The Future of Data Science — An Interview with Sarah Catanzaro
In this episode of the Masters of Data podcast, I speak with an emerging leader in the spaces of data, human and venture capital. Sarah Catanzaro is a principal at Amplify Partners, a venture capital firm that specializes in early-stage companies innovating with machine learning and AI. Sarah helps guide founders and innovators because of her incredible expertise built over years of using data science to innovate for both the private sector and protecting US national security. The two sit down to review a number of elements linked to data and AI, including how many people have perceived the outcome of the big data movement, how data is often used as a weapon rather than an asset, the role that bias plays in today’s technology science climate and the importance of diversity for growing teams. Sarah also candidly shares about her experience as a leader at an expanding VC firm while being a woman-something that has not come without its own unique challenges, but also, benefits.
To kick off the conversation we discuss a little more about Sarah’s background and how she has found her way to her current role as a leader in the data and VC space. As Sarah explains, she started her path in the defense and intelligence sector to learn more about why people show violent behavior and the reasoning behind why terrorist organizations form and advance. “What I found was that the statistical approaches could be used to get better insights into these organizational dynamics, so right after college, I ended up going to the Center for Advanced Defense Studies, and there the focus of the research program I was directing was on computational models of adversary behavior.” From here Sarah began to see that software and data could be used to better understand people’s behavior in a very different way, but ultimately lead her to ask the question, “How do we use data to predict organizational behavior?”. So how did she find her way from the public sector into the private, VC world? Well as she explains, “It’s actually kind of the same thread. I’ve always been trying to answer this question, how does this small, covert organization disrupt an incumbent. How do we predict their behavior with data?”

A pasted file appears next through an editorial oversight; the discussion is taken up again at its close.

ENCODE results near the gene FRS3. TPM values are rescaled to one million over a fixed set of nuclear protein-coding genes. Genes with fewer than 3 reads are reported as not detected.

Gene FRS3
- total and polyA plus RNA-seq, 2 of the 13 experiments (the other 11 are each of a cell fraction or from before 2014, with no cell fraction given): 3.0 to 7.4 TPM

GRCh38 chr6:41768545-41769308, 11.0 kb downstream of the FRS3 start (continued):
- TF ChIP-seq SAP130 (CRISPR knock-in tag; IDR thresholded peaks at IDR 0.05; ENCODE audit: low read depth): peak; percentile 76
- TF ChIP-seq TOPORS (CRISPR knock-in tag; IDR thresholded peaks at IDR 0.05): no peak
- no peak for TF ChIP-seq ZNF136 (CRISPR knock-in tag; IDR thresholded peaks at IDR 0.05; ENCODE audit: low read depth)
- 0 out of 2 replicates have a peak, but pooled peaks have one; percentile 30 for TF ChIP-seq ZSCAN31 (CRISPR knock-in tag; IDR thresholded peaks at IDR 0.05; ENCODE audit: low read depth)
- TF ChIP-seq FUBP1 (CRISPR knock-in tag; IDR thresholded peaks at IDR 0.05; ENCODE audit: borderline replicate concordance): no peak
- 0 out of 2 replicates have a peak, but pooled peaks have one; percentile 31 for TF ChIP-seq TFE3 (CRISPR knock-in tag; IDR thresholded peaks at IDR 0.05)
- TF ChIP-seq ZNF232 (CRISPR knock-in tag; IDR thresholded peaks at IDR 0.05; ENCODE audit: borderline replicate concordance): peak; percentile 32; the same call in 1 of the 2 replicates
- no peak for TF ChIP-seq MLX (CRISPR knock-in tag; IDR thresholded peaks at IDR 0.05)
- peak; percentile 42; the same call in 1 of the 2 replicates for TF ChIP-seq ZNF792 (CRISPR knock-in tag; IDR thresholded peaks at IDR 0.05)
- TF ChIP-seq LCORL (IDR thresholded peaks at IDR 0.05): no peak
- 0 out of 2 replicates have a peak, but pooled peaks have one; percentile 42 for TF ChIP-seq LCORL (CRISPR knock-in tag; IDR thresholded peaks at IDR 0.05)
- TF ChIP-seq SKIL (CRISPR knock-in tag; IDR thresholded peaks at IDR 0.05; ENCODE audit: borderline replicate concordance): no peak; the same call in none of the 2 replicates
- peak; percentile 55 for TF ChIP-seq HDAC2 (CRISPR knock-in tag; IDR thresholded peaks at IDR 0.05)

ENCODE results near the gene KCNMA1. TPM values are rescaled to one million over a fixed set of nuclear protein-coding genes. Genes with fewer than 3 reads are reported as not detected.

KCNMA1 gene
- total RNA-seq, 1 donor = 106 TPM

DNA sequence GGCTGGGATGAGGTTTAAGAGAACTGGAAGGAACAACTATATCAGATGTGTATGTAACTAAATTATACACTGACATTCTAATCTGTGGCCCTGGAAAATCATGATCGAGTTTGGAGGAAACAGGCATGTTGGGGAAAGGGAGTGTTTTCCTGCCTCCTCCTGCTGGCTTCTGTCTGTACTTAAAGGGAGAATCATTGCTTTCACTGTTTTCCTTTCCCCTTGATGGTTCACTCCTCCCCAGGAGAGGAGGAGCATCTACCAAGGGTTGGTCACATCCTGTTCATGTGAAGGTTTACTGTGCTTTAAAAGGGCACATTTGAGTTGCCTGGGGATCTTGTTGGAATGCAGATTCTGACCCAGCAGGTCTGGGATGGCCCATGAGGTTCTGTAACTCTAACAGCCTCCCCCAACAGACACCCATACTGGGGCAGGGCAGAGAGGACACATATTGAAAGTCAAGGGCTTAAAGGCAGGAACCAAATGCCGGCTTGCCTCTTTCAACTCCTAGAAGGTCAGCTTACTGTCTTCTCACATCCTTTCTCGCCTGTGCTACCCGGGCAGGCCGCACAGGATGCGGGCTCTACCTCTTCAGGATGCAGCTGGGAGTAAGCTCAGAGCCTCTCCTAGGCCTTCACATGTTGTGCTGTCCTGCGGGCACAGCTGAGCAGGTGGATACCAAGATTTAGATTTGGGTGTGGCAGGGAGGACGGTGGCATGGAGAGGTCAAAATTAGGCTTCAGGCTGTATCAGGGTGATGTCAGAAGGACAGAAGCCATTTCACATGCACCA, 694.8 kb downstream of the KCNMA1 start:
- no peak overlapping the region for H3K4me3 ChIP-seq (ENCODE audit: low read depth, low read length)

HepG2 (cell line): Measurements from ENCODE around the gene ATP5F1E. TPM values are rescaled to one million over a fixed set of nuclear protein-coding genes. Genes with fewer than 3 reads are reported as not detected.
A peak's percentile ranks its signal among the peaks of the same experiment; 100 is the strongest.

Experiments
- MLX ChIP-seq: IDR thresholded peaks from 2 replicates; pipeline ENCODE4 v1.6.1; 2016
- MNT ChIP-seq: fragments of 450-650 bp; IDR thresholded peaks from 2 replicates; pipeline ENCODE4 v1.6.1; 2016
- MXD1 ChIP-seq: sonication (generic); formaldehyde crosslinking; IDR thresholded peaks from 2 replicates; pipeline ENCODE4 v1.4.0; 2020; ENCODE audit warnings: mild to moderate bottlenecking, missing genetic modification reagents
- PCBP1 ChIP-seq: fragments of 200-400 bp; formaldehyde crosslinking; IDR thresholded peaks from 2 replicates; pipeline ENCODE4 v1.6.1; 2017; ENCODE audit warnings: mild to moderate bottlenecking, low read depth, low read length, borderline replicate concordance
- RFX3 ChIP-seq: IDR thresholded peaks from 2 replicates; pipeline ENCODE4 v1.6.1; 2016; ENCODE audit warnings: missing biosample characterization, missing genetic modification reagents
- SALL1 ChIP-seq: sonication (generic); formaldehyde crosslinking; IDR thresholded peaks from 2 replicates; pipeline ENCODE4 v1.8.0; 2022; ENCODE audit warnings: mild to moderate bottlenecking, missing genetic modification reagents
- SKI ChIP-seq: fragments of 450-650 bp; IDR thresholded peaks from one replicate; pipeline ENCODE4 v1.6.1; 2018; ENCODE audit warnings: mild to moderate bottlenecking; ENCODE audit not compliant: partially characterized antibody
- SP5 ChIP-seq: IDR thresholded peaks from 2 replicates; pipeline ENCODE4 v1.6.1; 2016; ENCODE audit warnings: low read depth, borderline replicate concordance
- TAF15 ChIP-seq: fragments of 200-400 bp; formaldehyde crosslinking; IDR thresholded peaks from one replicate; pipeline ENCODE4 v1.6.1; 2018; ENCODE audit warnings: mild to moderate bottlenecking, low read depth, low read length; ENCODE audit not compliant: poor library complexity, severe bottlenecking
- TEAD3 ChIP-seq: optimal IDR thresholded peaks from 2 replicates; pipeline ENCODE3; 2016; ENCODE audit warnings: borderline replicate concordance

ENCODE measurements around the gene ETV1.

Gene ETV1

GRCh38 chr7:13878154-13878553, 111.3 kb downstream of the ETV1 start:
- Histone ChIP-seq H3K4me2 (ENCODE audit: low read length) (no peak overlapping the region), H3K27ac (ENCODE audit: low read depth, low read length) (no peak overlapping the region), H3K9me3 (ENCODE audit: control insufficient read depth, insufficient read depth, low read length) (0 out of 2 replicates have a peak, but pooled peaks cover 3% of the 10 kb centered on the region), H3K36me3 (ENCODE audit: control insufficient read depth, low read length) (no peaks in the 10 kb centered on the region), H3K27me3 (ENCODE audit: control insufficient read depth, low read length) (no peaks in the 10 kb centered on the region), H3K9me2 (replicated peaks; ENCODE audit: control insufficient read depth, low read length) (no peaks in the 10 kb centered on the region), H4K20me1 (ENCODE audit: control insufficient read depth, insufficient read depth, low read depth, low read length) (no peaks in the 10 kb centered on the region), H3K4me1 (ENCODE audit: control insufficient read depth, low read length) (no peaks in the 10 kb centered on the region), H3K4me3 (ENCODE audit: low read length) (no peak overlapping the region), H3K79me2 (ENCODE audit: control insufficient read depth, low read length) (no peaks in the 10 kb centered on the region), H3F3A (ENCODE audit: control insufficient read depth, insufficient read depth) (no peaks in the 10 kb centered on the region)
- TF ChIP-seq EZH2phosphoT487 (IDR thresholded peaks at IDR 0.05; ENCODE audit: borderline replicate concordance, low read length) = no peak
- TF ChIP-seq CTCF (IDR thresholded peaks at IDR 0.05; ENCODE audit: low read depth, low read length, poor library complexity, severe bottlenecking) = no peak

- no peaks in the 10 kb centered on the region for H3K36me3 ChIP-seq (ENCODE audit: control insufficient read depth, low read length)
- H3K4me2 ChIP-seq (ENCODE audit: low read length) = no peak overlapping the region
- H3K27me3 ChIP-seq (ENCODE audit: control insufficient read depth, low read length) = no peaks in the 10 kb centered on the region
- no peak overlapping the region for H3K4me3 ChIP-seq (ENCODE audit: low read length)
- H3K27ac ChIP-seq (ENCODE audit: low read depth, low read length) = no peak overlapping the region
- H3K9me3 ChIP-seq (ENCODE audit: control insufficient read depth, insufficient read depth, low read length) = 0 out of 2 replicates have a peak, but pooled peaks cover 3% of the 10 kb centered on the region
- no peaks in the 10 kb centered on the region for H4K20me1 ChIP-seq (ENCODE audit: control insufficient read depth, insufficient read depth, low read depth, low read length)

At the heart of what Sarah has dedicated her time to professionally has been this idea of data. But data is a bit of a social buzzword these days, especially in the world of technology. So how do we rightly understand what data is? As Sarah notes, “I think what we need to remind ourselves always, is that data is a representation of the world. Data is a representation of human behavior.” Building on this she notes that “It really hinges much more on privacy, and around the ways in which data can be used as a weapon to really oppress, again, those underrepresented populations. I see far fewer efforts to use data as a tool of enablement, or use data to really highlight those gnarly elephants in the room that we’re not talking about.” But what about bias and its role in data? It’s hard to talk about data without talking about the role bias plays in procuring the data. So how does bias impact the data being gathered? “In a sense, there is no such thing as bias in our data, there is only bias in society, bias in individuals, and that gets reflected in our data sources. I think what worries me sometimes is that we see these approaches, we see these conversations around removing bias from our datasets. If we remove the bias from our datasets, then we have no way of actually identifying that bias in society,” Sarah notes.
Another topic of discussion is the idea of diversity and its importance in the process of data gathering and safeguarding bias, but also its inclusion for building a sustainable, growing team. As Sarah notes, “Diverse teams produce better analysis…When you have different types of perspectives you can imagine different edge cases, you can imagine different outcomes, you can imagine different interpretations, and so in fact, diverse teams are just better. Especially in the world of data science.” But she adds, “I think another problematic trend in Silicon Valley is this tendency to want to hire for diversity as an end in itself.” So while diversity is crucial to maintaining integrity, it cannot be an end in itself. In a very real way, diversity is something that Sarah has herself seen play out in her role as a woman leading at an emerging VC firm. As she shares about her experience, she notes, “I won’t pretend that it’s easy. I think in fact as a female in venture capital I do need to hustle harder. You just don’t have the same social structures that your male colleagues may have, but there’s more opportunity to grow in a sense.”